The White House said on Wednesday it would refuse to co-operate with the inquiry being led by House Democrats into whether the president should be removed from office – with lawyers rejecting the move as “baseless” and “constitutionally invalid”.
However public support continues to swing against Mr Trump – with the latest poll carried out for his preferred media network, Fox News, finding a majority believe he should no longer sit in the Oval Office.
In a survey of 1,003 voters across the US, 51 per cent said they thought he should be impeached, a rise on the previous month’s 42 per cent.
Only 43 per cent of respondents said the House of Representatives should not vote for his removal – with the most prominent reason given for opposing the action being that the president “did nothing wrong”.
The results of the poll also suggested the president’s messaging on Democratic rival Joe Biden and his son Hunter are not making an impact on the American public.
Mr Trump and his lawyer, Rudy Giuliani, have repeatedly implied the former vice-president pressured the government of Ukraine to sack the nation’s prosecutor general, who was investigating a company which had his son on the board.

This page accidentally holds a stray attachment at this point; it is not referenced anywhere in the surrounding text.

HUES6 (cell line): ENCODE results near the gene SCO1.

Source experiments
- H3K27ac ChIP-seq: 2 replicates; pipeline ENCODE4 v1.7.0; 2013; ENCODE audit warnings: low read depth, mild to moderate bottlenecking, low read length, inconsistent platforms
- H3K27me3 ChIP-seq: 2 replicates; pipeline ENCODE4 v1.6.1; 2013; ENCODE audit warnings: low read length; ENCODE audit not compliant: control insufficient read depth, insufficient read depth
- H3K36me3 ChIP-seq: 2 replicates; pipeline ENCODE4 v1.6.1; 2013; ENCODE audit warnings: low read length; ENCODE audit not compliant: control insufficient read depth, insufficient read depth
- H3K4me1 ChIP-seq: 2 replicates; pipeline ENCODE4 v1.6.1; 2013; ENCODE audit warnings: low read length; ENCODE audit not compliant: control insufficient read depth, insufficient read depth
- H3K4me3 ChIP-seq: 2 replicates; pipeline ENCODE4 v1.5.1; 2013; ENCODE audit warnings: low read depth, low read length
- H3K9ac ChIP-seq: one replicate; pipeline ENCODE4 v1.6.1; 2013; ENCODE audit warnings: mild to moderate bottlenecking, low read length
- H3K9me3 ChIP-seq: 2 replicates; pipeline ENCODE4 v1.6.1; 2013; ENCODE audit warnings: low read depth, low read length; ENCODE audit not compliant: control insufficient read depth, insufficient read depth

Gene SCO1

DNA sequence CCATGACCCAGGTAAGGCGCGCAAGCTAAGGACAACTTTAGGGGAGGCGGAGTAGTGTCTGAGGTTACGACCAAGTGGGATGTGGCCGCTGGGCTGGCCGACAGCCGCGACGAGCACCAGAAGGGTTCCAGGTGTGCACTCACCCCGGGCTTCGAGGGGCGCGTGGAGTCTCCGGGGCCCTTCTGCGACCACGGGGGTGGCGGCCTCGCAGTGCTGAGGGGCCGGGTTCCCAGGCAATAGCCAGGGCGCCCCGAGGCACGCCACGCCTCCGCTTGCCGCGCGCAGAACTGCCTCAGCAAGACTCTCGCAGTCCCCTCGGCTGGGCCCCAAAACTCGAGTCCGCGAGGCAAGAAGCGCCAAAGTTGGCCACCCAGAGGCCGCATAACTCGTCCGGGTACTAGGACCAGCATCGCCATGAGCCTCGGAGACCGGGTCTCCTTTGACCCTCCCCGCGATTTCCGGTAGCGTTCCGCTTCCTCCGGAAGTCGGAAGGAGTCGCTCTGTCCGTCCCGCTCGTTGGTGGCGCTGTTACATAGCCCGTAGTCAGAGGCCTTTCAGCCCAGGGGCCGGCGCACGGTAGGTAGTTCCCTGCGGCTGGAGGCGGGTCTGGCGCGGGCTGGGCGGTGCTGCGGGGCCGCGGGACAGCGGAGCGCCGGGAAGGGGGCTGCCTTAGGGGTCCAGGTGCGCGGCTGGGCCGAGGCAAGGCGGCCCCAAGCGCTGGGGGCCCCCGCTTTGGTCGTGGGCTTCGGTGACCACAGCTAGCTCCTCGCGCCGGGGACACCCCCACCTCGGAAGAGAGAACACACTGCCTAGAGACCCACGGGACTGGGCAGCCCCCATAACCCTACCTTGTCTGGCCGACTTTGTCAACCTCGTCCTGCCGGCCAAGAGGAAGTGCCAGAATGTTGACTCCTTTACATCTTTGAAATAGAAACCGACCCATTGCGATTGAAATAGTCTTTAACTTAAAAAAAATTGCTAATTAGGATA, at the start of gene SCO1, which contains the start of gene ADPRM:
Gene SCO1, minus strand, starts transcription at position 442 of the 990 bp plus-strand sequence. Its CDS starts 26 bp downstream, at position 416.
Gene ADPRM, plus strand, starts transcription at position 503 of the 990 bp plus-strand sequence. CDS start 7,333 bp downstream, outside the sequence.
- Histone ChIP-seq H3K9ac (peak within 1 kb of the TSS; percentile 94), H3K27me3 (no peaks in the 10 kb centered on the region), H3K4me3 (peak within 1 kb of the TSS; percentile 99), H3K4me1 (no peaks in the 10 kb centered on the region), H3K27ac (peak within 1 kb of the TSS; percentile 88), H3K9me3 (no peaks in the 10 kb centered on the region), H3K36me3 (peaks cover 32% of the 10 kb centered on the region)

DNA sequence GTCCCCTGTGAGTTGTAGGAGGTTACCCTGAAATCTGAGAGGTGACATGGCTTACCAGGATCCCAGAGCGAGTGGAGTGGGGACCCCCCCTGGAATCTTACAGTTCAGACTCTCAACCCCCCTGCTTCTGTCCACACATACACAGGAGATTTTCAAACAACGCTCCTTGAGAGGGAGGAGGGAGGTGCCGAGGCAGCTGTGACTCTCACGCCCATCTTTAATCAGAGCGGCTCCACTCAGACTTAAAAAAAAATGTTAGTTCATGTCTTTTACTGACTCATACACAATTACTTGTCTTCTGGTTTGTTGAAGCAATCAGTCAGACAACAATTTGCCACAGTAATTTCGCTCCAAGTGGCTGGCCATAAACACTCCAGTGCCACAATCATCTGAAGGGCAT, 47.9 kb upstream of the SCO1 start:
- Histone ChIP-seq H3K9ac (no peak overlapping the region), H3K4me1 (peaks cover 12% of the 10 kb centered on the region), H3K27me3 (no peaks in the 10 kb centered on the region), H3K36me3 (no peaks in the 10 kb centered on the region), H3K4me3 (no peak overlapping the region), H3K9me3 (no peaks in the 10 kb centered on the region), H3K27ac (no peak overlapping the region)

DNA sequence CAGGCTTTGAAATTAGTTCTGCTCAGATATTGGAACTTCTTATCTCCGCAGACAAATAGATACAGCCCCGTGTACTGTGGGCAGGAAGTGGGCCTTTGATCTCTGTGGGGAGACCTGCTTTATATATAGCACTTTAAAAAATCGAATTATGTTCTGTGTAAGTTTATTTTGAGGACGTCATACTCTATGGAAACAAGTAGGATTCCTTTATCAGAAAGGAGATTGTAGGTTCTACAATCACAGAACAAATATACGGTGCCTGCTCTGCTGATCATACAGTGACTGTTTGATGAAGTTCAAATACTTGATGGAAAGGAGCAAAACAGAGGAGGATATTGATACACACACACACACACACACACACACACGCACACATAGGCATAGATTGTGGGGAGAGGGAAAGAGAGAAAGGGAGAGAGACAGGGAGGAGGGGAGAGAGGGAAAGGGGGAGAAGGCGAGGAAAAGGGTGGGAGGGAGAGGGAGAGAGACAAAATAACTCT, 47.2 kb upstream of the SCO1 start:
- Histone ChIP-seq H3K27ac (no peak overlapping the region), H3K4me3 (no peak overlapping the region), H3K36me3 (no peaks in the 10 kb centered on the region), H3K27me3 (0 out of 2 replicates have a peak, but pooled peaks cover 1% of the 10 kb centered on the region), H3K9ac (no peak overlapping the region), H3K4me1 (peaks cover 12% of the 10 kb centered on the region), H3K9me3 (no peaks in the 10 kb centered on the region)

The allegation, and whether or not the president pressured the eastern European government to investigate the claim, is at the centre of the move to remove Mr Trump from the White House.
However, respondents to the poll appeared to be indifferent to the alleged actions of Mr Biden. Asked how troubling they find the allegations against the former vice-president, 32 per cent said not at all – while only 19 per cent said they found the claims “extremely” troubling.
In turn, the majority of respondents - 38 per cent - said they found Mr Trump’s dealings with the Ukrainian president extremely troubling, compared to 26 per cent who said the situation was not troubling at all.
Meanwhile 66 per cent said it was not appropriate for the president to ask foreign leaders to investigate his rivals – compared to 25 per cent who said such actions would be appropriate.
The poll is the latest to find public support for impeachment growing as proceedings against the president gain pace.
However, while Democrats in the house are likely to rule in favour of the president’s removal, it is unlikely the Republican-controlled Senate will endorse the move.
In order for that to happen — a situation that would force Mr Trump from office, making Mike Pence the next commander-in-chief — roughly 20 Republicans would need to abandon Mr Trump, and join a unified Democratic front.
No US president has ever been removed from office by a vote of impeachment.
In 1974 Richard Nixon resigned before a vote could take place, while both Bill Clinton in 1998 and Andrew Johnson in 1868 both retained their positions after they were not removed by the senate.